It's still crazy hard to capsize a ship and there is almost no risk of capsizing at the moment. 

If in XVIII-IX'th century physics worked as today, it was most likely very hard to capsize just due to heeling - I heard of only badly designed ships to do this. Most capsizes would probably happen with a joined force of waves and wind. I bet that in most cases excess heel in bad weather would mean a loss of some crew, not a vessel.

Share this post


Link to post
Share on other sites
2 hours ago, vazco said:

If in XVIII-IX'th century physics worked as today, it was most likely very hard to capsize just due to heeling - I heard of only badly designed ships to do this.

Badly handled, rather.

Most large ships depended on the contents of their holds (stores plus ballast) for stability. To extrapolate the results of a study done for a Southampton-class frigate, when most of the provisions, water and shot were consumed, stability could become quite poor. The educated and able officer could correct this by taking on water ballast and adjusting the sailplan, however.

Share this post


Link to post
Share on other sites
2 hours ago, maturin said:

Badly handled, rather.

I remember that eg. one of the first broadside ironclads sunk due to bad construction design (I don't remember the name though...). Also Wasa capsized due to construction error as well.

I didn't hear about a well designed ship from XVIII-IX century capsizing due to only the force of the wind, as a result of some risky maneuver. Maybe it's not that easy to find though.

Share this post


Link to post
Share on other sites
On 09/01/2018 at 3:27 PM, Capn Rocko said:

Has anyone capsized yet? 

Yeah, on Inger. When sailing on inger, you have a big red button in your cabin, signed "Don't press!!!". Well, I pressed. Also, Inger is longer than it appears.

Other than Inger, I didn't hear of anyone capsizing for a long time.

  • Like 1

Share this post


Link to post
Share on other sites
23 minutes ago, vazco said:

I remember that eg. one of the first broadside ironclads sunk due to bad construction design (I don't remember the name though...). Also Wasa capsized due to construction error as well.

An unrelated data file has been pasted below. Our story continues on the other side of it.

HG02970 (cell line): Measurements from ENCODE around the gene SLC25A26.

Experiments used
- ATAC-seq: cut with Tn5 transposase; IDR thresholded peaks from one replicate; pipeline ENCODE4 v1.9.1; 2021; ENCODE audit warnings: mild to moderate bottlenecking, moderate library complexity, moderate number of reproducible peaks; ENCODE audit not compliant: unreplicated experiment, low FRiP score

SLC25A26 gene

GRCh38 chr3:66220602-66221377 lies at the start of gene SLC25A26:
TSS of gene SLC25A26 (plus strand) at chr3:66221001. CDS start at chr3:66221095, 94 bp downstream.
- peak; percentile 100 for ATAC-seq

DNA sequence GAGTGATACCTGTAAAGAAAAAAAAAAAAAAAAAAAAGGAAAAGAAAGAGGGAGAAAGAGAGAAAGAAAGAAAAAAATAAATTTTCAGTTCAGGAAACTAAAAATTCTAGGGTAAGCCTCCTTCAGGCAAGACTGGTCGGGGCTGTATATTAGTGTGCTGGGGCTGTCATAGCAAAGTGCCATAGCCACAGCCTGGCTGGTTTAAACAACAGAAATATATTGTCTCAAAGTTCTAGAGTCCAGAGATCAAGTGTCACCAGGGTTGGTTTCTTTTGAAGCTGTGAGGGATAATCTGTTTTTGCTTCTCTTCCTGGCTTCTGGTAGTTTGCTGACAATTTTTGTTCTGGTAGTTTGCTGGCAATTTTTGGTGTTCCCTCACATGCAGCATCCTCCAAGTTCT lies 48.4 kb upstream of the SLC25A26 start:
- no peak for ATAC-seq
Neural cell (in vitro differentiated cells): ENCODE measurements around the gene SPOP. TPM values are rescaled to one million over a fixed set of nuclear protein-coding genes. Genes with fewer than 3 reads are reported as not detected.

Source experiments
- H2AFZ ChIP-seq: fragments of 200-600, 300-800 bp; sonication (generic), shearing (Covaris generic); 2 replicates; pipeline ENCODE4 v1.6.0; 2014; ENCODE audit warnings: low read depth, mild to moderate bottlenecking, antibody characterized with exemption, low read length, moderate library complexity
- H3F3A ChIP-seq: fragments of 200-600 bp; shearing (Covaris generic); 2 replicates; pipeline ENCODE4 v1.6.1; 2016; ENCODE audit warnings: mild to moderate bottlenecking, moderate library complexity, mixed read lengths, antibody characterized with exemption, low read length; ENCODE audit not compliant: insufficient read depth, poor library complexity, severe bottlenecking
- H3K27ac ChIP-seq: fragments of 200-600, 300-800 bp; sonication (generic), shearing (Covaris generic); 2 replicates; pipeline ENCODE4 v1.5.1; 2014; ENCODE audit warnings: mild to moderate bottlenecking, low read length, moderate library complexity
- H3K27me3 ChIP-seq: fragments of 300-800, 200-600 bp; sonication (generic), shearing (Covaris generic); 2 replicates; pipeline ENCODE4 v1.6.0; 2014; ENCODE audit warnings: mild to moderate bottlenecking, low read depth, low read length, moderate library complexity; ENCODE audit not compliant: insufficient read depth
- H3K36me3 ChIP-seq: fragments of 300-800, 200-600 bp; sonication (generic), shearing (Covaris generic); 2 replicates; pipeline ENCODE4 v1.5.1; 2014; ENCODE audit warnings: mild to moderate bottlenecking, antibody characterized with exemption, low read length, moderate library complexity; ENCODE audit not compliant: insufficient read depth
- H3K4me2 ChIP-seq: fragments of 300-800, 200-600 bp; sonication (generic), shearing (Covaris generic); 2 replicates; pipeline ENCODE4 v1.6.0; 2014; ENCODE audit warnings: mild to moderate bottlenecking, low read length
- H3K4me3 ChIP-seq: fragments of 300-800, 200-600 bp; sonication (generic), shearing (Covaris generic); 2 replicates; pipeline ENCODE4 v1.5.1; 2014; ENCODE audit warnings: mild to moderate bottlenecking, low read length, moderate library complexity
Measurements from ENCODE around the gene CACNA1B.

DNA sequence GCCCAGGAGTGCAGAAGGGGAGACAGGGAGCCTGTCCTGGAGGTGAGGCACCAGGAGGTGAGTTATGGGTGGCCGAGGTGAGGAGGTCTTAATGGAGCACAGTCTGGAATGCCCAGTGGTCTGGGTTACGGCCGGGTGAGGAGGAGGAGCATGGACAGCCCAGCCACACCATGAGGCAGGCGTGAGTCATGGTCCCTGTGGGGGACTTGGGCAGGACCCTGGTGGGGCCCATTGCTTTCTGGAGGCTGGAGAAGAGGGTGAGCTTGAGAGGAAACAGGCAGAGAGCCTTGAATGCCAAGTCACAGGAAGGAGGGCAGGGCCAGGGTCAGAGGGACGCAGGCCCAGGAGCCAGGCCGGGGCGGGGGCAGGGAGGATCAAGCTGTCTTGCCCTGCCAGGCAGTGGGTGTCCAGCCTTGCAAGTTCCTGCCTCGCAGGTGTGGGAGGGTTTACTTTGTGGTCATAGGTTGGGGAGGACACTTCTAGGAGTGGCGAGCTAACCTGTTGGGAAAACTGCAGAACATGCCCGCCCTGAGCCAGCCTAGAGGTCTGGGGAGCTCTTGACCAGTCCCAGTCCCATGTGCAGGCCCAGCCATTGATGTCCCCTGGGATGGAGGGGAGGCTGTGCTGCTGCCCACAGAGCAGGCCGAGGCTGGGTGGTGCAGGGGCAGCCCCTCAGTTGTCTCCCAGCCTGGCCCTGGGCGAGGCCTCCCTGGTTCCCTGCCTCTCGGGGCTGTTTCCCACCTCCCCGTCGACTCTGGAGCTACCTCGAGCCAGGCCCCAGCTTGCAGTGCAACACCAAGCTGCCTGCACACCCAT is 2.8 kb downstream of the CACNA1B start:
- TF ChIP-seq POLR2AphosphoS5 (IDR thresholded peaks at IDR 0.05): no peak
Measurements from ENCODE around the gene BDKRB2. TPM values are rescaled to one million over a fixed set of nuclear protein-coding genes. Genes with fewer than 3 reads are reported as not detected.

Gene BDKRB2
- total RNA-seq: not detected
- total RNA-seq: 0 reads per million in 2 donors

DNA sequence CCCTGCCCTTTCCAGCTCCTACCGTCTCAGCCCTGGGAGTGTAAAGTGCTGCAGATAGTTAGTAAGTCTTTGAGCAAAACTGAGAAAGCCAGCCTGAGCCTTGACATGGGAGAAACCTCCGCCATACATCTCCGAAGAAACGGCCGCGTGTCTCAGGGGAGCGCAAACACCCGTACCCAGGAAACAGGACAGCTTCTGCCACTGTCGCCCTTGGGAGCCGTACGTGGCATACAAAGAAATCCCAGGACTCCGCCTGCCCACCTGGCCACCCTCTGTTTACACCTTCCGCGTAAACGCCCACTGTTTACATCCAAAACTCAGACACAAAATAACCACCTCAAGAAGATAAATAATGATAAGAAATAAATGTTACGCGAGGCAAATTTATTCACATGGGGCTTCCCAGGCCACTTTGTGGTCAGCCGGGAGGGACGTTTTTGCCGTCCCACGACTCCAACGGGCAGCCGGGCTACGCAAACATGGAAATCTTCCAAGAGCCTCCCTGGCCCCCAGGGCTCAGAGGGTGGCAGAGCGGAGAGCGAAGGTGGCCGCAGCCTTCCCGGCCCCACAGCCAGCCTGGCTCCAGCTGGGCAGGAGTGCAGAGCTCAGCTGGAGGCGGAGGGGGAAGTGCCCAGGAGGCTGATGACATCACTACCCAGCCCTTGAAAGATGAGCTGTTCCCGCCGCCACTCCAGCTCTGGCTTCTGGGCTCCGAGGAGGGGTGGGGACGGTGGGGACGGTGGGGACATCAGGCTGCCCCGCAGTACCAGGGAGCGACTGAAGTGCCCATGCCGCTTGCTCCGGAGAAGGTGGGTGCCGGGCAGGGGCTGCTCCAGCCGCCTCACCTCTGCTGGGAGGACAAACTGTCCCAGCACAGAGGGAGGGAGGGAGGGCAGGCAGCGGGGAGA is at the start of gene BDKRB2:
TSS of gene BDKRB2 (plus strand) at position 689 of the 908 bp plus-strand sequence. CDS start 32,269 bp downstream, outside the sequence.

I didn't hear about a well designed ship from XVIII-IX century capsizing due to only the force of the wind, as a result of some risky maneuver. Maybe it's not that easy to find though.

Records wouldn't distinguish between capsizing, foundering and disappearing without a trace.

Point is, ships weren't designed to be stable with normal ballast loads alone. So poor seamanship could threaten an otherwise well-designed vessel. On the other hand, conservative sailhandling can take a dangerously unstable ship around the world three times.

Of the top of my head I only seem to recall accounts of fast privateers vanishing in squalls (that is, capsized by a gust of wind).

 

Share this post


Link to post
Share on other sites

Just look at the records of the Leda class (Trincomalee in game).  It was often recorded as a very not seaworthy ship.   It had to have careful loading of its ballast and an experienced captain to keep it from foundering in heavy seas.   This is why that ship has additional heeling over other ships.  

Share this post


Link to post
Share on other sites

Sorry, never heard of that. Like all Sané-type 18-pounder frigates, french or british, they needed to be trimmed carefully to get the best performance out of them, but that´s it.

The only other complaints about the Ledas were poor stowing capacity - quelle surprise! - and less-than-ideal weatherliness.

Like maturin said, they were considered very stiff and seaworthy ships, albeit wet.

Edited by Malachi

Share this post


Link to post
Share on other sites

Ain't if funny how videogame mechanics swish around like backwash into the community's understanding of history?

I get a twinge of guilt everytime someone posts something like: "after all, in light breezes the bigger ships should be slower than little ones." After all, that's the game-specific oversimplification I advocated in the first place.

  • Like 1

Share this post


Link to post
Share on other sites

Create an account or sign in to comment

You need to be a member in order to leave a comment

Create an account

Sign up for a new account in our community. It's easy!

Register a new account

Sign in

Already have an account? Sign in here.

Sign In Now
Sign in to follow this  

×